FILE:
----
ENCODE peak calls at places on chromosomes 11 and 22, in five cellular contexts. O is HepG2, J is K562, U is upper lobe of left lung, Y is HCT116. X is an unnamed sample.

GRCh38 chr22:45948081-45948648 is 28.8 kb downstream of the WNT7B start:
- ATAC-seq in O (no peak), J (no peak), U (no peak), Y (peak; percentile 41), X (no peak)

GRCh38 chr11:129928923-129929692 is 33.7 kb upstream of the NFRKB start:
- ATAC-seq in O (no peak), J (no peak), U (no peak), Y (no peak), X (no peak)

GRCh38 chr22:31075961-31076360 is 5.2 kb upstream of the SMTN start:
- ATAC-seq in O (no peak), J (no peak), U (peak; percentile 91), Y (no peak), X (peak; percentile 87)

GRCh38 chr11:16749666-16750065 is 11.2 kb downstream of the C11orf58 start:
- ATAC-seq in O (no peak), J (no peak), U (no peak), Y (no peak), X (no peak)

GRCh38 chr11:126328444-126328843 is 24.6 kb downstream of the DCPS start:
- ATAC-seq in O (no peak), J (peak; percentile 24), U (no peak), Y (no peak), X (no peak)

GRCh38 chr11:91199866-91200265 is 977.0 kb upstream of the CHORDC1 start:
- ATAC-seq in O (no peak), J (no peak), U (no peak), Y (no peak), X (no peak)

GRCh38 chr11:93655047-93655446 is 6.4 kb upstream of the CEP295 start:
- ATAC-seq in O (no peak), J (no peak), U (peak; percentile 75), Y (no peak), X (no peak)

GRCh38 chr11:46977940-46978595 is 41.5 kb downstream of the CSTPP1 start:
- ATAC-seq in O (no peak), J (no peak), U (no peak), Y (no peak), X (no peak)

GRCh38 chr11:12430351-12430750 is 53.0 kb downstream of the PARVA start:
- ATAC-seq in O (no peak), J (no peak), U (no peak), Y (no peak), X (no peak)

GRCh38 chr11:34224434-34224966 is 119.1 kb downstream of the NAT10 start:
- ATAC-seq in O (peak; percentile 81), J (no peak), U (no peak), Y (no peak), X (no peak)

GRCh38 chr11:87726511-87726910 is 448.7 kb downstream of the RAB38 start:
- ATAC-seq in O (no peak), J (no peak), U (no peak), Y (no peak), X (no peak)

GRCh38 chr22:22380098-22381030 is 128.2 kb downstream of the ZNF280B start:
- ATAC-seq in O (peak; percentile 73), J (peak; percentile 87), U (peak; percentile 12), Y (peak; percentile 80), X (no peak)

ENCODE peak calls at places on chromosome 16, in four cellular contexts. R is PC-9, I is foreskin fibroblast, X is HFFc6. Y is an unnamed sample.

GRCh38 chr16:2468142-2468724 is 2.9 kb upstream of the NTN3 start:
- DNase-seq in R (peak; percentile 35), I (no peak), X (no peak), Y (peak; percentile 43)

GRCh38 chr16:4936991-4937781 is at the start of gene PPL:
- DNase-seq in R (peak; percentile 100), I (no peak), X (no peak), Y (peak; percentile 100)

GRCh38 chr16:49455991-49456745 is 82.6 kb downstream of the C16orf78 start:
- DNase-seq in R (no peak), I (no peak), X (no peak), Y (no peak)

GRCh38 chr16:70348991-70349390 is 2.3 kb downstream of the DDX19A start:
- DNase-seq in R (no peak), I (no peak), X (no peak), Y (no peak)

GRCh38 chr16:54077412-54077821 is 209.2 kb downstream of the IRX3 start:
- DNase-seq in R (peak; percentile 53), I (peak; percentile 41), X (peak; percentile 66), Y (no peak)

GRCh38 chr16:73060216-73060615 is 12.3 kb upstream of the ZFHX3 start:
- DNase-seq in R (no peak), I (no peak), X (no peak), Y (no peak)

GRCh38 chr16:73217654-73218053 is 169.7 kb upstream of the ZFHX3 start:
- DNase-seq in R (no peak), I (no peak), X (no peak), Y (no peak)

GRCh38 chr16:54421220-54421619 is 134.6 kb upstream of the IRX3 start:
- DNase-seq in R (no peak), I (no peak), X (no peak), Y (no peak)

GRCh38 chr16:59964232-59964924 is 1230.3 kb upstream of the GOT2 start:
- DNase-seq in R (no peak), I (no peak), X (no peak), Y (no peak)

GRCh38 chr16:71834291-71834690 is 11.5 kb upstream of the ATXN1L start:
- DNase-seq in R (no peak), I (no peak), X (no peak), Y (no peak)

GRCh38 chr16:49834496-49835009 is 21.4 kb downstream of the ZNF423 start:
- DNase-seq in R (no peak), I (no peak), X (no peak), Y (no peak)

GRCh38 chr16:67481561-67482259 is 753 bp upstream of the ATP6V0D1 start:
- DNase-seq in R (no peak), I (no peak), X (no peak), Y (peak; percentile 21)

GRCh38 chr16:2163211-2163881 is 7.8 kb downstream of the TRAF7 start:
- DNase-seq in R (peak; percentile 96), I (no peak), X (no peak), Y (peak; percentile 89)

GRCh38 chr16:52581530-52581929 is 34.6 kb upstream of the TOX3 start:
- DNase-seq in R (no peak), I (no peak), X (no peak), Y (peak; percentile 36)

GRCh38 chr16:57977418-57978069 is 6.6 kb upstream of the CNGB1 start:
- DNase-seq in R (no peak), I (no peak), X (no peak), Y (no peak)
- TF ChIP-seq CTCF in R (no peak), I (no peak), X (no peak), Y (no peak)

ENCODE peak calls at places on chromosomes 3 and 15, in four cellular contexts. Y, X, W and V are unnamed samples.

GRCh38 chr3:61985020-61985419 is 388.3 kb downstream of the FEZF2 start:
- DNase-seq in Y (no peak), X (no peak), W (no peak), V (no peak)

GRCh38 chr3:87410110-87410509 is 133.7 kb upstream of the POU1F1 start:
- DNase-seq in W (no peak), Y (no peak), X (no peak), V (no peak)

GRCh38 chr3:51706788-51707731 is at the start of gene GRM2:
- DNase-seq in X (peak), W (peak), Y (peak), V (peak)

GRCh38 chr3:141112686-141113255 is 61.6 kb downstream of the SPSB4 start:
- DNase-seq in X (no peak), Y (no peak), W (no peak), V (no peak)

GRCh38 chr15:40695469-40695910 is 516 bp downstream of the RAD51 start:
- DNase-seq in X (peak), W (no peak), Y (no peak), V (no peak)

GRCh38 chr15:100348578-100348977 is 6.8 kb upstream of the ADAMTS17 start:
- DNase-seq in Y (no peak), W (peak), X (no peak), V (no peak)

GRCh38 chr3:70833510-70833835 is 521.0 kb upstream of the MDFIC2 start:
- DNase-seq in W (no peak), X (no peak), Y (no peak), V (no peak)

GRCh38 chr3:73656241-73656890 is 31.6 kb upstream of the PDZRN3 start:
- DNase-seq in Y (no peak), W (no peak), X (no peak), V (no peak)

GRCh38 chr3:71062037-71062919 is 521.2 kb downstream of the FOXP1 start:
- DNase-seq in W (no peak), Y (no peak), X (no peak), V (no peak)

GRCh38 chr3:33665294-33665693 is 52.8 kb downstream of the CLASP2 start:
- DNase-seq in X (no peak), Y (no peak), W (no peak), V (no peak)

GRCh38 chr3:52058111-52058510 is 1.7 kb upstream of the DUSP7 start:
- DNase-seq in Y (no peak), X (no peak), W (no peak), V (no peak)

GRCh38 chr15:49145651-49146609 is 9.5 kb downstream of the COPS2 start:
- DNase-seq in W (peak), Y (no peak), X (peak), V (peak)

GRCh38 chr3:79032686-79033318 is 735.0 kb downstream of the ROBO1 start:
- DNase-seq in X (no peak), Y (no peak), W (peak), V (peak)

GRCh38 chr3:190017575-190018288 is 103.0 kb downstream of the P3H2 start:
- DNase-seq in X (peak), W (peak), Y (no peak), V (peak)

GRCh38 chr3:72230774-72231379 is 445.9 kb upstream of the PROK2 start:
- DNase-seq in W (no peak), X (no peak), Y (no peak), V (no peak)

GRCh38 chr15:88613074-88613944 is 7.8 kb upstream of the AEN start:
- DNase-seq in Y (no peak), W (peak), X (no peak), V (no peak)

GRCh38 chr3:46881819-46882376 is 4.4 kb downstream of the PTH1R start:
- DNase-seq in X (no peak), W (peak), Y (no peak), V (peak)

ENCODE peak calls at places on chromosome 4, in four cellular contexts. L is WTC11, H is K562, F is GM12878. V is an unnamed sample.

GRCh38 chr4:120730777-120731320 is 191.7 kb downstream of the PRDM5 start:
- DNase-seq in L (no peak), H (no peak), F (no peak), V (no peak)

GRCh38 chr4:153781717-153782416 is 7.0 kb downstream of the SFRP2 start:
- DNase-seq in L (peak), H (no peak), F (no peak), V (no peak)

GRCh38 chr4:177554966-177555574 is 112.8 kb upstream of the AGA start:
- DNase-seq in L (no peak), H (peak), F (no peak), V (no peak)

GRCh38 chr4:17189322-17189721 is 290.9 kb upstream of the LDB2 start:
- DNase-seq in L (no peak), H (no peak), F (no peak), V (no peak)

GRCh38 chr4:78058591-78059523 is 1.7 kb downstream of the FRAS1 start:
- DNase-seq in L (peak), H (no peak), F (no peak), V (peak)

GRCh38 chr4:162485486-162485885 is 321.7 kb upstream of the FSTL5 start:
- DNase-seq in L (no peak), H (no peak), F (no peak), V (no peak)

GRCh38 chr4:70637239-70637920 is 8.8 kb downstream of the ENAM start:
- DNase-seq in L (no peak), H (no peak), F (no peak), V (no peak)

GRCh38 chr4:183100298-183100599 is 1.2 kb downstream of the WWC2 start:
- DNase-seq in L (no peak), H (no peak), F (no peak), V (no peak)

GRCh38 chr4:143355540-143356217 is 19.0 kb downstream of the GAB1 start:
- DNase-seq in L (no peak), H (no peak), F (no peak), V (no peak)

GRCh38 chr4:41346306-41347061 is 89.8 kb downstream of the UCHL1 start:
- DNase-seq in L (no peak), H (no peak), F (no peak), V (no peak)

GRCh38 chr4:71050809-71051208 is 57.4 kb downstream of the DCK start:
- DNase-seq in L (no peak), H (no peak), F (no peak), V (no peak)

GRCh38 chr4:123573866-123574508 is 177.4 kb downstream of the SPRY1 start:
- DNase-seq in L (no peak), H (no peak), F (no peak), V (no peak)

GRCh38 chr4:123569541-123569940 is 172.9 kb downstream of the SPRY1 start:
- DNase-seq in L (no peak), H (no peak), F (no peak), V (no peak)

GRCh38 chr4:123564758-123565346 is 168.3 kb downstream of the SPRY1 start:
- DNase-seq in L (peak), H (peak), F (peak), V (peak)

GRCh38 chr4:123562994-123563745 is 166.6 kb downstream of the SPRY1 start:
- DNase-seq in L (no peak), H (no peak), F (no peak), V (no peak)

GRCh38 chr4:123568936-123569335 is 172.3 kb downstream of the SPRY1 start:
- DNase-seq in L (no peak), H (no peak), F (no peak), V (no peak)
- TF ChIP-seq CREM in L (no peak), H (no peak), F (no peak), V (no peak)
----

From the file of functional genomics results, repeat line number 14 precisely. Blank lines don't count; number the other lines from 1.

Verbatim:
GRCh38 chr11:93655047-93655446 is 6.4 kb upstream of the CEP295 start: